A portrait of Sappho, among others (In Our Time) Radio podcast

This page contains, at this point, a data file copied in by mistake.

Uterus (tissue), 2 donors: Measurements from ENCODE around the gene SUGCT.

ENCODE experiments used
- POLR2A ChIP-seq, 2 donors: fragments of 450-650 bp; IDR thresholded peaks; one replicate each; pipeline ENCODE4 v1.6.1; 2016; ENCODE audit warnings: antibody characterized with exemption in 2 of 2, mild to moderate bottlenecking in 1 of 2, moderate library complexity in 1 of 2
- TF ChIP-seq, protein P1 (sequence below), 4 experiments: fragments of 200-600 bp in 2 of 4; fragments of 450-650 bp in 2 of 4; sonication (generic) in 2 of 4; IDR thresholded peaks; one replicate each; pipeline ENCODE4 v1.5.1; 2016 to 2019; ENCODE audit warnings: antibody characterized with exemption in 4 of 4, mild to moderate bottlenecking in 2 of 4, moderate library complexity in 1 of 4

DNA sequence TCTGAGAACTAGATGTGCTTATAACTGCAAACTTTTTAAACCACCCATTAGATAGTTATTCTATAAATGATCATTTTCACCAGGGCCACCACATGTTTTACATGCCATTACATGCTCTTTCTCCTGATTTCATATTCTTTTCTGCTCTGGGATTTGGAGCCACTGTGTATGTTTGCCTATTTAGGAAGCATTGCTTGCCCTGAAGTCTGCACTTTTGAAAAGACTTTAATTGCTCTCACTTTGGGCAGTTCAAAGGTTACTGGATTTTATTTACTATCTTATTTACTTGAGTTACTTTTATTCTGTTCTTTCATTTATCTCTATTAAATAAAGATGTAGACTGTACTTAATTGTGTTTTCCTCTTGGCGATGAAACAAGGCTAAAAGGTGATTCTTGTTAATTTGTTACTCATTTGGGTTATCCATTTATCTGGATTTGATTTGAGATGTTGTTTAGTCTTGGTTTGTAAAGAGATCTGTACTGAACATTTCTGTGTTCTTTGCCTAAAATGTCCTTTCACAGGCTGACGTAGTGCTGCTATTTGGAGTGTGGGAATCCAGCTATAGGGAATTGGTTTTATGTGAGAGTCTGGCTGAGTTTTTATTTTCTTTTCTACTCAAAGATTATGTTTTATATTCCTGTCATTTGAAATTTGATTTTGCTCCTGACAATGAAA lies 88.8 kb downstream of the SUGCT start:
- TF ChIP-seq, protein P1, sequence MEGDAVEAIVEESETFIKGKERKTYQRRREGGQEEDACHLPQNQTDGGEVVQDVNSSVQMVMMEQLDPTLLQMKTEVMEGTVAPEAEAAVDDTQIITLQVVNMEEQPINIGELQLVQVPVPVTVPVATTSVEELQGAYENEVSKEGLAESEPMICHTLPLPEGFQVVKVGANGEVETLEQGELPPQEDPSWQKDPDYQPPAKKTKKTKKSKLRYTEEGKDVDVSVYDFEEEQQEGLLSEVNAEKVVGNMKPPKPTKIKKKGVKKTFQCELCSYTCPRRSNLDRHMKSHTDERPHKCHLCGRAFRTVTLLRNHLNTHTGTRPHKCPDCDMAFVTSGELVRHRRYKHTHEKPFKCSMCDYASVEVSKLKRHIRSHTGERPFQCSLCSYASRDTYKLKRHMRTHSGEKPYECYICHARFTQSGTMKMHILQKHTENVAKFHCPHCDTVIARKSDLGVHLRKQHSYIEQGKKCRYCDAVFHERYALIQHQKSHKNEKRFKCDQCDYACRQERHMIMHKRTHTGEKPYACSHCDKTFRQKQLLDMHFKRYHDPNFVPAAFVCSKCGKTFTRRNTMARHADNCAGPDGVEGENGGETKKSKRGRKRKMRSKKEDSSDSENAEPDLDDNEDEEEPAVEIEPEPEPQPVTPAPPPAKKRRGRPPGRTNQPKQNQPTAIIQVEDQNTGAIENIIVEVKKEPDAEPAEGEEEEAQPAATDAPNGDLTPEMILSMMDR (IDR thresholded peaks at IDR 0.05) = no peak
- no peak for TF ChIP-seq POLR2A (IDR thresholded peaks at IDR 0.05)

Sappho was very famous and highly appreciated in antiquity: more than a hundred ancient authors cited her namer or spoke about her work in their writings. In a renowned epigram long attributed to Plato, the author calls her the tenth Muse, an expression that will later stick to her skin. There are, however, few traces left of her complete oeuvre: a single poem has come down to us in its entirety: Hymn to Aphrodite, the others are lacunary (they’re often composed of papyrus fragments or quotations, sometimes limited to only one sentence). Her favorite theme seemed to be Passionate Love. In view of what we know about Sappho since the Renaissance, we can say that her poetry was lyrical. Note this remark of Solon who after hearing one of her poems said: “My desire is to learn it and then die”. It should also be remembered that, in the common language of ancient greece, the “poet” refered to Homer and the “poetess” designated Sappho. This radio show conducted by Melvyn Bragg Tuesday 9 Apr 2015 returns to the life and work of the poetess, with respect and a slight touch of iconoclasty. The guests are Edith Hall, Professor of Classics at King’s College in London, Margaret Reynolds, Professor of English at Queen Mary in University of London and Dirk Obbink, Professor of Papyrology and Greek Literature at the University of Oxford, Fellow and tutor at Christ Church College in Oxford.

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